Chapter 14

Make a Celtic Spiral

Start winding your spirals at the BOTTOM of the wire.

Start winding your spirals at the BOTTOM of the wire, not the top. You will put a hanging loop at the top later on, but NOT NOW.

Take hold of the wire GENTLY with your needlenose pliers, and slowly and gently COAX the wire into a spiral shape by moving it SIDEWAYS to form the first spiral.

Hammer this spiral before continuing, just flattening it enough to hold its shape.

Keep hammering and flattening as you go.

Keep hammering and flattening the CORNERS ONLY as you go. Try to maintain the shape of the original spiral at the center if you can, but don't mangle the wire trying to do that.

It is SO important to not scratch the wire as you work, and if your hands are sweating, take the time to cool off before working with metal wire, or run the risk of rust -- metal tends to oxidize, meaning it mixes with oxygen and rust is the result. Copper goes green or black, and silver just goes black. Gold will oxidize if it is not pure gold, to the degree that the non-gold parts are present.

Work outward from the center, and let a small tail extend past the spirals.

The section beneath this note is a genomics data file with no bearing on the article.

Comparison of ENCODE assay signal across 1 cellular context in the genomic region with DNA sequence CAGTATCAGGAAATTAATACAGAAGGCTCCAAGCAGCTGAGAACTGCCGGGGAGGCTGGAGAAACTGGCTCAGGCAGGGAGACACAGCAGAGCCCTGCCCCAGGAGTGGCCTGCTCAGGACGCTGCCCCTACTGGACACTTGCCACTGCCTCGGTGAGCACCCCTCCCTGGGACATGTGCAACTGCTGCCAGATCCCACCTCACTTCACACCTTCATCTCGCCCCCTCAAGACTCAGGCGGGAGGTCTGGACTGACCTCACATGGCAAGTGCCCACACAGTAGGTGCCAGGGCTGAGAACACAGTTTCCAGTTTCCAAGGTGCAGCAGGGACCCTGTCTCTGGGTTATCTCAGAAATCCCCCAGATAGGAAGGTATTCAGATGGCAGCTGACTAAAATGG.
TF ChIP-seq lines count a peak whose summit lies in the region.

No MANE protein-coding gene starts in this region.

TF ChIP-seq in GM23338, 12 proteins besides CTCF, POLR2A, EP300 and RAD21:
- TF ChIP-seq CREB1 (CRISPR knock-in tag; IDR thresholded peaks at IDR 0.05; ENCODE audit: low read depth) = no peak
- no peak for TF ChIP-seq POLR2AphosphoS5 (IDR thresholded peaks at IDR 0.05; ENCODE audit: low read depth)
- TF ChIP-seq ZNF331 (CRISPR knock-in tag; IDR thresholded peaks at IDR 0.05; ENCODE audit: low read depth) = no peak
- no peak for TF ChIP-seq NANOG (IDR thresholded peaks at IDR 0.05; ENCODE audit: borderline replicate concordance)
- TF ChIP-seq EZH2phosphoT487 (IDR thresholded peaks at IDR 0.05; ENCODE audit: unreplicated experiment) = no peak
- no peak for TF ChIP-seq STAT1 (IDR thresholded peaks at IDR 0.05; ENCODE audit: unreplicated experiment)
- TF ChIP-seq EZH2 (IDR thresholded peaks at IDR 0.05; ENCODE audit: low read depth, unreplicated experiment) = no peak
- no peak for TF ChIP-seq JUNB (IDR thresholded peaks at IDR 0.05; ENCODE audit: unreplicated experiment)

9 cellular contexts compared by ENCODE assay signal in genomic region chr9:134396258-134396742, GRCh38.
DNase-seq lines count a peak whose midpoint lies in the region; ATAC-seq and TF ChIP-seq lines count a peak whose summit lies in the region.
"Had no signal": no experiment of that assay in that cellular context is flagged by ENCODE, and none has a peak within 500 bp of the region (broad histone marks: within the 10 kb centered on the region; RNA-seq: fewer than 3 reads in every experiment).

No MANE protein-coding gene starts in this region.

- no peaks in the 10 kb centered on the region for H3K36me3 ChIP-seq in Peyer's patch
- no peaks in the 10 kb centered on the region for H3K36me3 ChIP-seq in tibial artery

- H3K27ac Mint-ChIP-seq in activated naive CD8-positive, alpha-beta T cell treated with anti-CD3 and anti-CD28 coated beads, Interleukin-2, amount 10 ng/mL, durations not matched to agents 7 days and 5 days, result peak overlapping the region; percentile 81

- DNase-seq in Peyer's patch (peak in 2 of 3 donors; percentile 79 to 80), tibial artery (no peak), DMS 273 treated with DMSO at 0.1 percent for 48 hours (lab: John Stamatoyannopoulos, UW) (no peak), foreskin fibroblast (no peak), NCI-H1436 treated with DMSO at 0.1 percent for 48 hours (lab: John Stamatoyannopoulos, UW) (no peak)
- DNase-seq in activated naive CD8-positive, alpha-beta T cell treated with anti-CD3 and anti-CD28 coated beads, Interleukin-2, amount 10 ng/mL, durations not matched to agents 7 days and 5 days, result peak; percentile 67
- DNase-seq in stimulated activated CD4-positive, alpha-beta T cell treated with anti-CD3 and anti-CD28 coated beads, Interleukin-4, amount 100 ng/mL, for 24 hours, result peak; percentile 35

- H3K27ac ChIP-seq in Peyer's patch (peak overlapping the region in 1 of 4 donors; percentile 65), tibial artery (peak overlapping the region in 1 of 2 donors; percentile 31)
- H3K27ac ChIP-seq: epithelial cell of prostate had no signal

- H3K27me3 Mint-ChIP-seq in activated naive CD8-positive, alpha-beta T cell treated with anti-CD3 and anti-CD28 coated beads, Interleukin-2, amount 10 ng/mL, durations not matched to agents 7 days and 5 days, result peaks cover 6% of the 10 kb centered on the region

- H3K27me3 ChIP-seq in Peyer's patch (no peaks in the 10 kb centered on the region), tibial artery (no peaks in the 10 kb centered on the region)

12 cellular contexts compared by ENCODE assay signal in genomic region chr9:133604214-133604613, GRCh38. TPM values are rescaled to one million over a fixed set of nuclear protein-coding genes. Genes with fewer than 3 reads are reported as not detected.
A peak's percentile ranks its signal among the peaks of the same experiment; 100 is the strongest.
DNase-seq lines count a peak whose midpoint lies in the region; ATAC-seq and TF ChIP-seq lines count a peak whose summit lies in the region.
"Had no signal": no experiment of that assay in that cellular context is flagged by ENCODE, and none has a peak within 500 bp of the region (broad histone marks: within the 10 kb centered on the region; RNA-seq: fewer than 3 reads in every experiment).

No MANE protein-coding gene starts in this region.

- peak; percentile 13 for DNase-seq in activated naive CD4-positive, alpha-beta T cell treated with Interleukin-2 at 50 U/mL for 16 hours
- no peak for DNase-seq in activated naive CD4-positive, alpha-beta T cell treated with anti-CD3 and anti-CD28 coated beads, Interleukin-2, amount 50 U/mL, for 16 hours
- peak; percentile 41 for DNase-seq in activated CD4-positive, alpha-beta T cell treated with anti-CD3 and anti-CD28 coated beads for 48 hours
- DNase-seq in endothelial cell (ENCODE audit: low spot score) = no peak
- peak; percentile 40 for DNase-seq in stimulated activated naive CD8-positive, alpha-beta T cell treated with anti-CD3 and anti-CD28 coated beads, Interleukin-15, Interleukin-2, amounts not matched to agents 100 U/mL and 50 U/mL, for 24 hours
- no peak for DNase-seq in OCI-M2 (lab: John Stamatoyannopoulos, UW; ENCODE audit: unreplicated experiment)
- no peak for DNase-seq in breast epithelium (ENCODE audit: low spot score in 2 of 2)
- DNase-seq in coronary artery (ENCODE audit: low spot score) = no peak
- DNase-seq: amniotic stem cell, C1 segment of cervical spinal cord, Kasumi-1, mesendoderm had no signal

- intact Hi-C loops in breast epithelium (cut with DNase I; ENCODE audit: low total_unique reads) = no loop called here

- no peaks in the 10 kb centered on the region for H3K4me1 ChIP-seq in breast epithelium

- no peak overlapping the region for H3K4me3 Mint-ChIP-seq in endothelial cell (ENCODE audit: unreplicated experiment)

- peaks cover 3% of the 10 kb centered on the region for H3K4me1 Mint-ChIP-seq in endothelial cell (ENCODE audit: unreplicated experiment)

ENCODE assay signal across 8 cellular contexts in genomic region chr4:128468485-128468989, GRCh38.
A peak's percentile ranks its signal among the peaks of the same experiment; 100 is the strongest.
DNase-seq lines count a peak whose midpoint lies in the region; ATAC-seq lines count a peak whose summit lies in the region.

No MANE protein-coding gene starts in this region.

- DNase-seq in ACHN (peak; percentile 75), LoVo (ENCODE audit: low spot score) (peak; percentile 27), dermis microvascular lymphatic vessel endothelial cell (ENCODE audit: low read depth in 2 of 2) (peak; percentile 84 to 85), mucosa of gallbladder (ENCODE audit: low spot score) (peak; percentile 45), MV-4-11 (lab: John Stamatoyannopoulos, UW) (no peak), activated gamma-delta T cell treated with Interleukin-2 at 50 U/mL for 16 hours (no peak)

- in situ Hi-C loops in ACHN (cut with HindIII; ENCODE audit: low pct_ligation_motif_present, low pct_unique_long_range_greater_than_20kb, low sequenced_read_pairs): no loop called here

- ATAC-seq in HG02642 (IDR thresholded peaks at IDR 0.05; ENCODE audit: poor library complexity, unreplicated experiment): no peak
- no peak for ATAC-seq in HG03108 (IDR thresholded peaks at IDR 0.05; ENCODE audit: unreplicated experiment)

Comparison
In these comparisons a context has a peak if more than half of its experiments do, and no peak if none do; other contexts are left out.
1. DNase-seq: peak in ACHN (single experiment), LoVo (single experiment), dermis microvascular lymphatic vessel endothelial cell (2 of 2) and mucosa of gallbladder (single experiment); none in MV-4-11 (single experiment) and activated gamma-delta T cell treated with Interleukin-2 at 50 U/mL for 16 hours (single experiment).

Working outward from the center, enlarge the spiral until it is the size and shape you wish, extending the wire past the spirals on the last wind or curve.

Finishing the spiral should now be easy.

Take the wire tail by the needlenose pliers directly at the mid-point of the top spiral arm, and bend it straight up.

Form the tail into a loop at RIGHT ANGLES to the spiral plane, meaning that the spirals are across, and the loop is forward to back.

Forming the top bail loop

The top loop is called a "bail" and it receives the neck chain or cord. Make sure that it is at RIGHT ANGLES to the rest of the piece, or it won't sit right when it's worn.

Now it's time to polish and take off any sharp spots, points or edges, then hammer down any areas that are not sufficiently flattened, but don't flatten it too much, or the metal will be too thin, and the edges will become sharp.

Learning how much to flatten the metal is a result of experience personally experienced. Knowing when to stop is a matter of taste, acquired by long practice, as in ANY discipline.